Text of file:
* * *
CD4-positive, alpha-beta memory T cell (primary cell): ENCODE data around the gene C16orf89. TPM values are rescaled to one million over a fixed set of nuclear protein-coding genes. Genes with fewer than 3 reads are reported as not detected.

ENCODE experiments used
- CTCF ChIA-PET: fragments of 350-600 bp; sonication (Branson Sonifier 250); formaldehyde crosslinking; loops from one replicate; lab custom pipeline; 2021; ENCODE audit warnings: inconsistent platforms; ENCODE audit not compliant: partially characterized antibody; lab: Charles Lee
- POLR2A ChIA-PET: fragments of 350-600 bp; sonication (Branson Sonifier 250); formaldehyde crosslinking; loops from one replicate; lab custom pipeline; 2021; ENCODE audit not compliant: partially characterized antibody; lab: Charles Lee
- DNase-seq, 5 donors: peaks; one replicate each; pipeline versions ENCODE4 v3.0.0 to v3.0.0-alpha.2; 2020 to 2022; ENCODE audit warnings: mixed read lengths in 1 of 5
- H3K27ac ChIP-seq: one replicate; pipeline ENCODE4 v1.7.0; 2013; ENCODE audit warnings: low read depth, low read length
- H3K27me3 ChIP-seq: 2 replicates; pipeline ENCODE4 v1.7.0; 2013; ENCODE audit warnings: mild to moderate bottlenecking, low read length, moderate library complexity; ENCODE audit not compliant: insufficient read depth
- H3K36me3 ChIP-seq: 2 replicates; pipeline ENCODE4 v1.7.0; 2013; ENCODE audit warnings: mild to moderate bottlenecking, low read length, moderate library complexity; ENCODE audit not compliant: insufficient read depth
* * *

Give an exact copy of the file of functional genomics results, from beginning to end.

CD4-positive, alpha-beta memory T cell (primary cell): ENCODE data around the gene C16orf89. TPM values are rescaled to one million over a fixed set of nuclear protein-coding genes. Genes with fewer than 3 reads are reported as not detected.

ENCODE experiments used
- CTCF ChIA-PET: fragments of 350-600 bp; sonication (Branson Sonifier 250); formaldehyde crosslinking; loops from one replicate; lab custom pipeline; 2021; ENCODE audit warnings: inconsistent platforms; ENCODE audit not compliant: partially characterized antibody; lab: Charles Lee
- POLR2A ChIA-PET: fragments of 350-600 bp; sonication (Branson Sonifier 250); formaldehyde crosslinking; loops from one replicate; lab custom pipeline; 2021; ENCODE audit not compliant: partially characterized antibody; lab: Charles Lee
- DNase-seq, 5 donors: peaks; one replicate each; pipeline versions ENCODE4 v3.0.0 to v3.0.0-alpha.2; 2020 to 2022; ENCODE audit warnings: mixed read lengths in 1 of 5
- H3K27ac ChIP-seq: one replicate; pipeline ENCODE4 v1.7.0; 2013; ENCODE audit warnings: low read depth, low read length
- H3K27me3 ChIP-seq: 2 replicates; pipeline ENCODE4 v1.7.0; 2013; ENCODE audit warnings: mild to moderate bottlenecking, low read length, moderate library complexity; ENCODE audit not compliant: insufficient read depth
- H3K36me3 ChIP-seq: 2 replicates; pipeline ENCODE4 v1.7.0; 2013; ENCODE audit warnings: mild to moderate bottlenecking, low read length, moderate library complexity; ENCODE audit not compliant: insufficient read depth